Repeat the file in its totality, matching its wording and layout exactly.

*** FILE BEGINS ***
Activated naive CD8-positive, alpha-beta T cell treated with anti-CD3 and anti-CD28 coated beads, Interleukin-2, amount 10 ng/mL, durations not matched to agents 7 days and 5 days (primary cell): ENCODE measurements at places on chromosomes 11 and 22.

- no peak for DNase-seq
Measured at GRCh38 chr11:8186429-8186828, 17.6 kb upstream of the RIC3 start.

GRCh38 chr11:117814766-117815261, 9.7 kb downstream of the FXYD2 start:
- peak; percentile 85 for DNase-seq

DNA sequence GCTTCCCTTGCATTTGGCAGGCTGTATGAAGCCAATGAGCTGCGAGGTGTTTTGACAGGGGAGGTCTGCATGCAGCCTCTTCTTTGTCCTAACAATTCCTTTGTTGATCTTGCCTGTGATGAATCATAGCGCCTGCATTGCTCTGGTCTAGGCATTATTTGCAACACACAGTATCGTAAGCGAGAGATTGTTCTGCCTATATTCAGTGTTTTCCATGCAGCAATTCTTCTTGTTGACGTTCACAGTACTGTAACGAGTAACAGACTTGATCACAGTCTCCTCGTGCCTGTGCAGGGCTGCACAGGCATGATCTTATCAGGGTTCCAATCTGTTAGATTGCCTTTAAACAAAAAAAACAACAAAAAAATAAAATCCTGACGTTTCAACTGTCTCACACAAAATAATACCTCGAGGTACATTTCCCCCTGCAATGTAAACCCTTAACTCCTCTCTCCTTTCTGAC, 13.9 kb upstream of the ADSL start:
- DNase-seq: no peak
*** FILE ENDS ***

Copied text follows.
Activated naive CD8-positive, alpha-beta T cell treated with anti-CD3 and anti-CD28 coated beads, Interleukin-2, amount 10 ng/mL, durations not matched to agents 7 days and 5 days (primary cell): ENCODE measurements at places on chromosomes 11 and 22.

- no peak for DNase-seq
Measured at GRCh38 chr11:8186429-8186828, 17.6 kb upstream of the RIC3 start.

GRCh38 chr11:117814766-117815261, 9.7 kb downstream of the FXYD2 start:
- peak; percentile 85 for DNase-seq

DNA sequence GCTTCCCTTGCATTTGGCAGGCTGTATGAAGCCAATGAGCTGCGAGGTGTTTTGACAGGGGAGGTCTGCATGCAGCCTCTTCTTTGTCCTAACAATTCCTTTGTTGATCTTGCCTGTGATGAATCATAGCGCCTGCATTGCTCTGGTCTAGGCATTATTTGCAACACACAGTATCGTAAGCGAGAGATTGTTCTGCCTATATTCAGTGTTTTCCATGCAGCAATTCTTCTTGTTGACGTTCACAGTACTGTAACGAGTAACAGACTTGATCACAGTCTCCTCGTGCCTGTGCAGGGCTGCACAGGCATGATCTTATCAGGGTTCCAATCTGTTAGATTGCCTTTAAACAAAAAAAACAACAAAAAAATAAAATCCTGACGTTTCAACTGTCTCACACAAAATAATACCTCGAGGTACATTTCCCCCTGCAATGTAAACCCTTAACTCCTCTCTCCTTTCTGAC, 13.9 kb upstream of the ADSL start:
- DNase-seq: no peak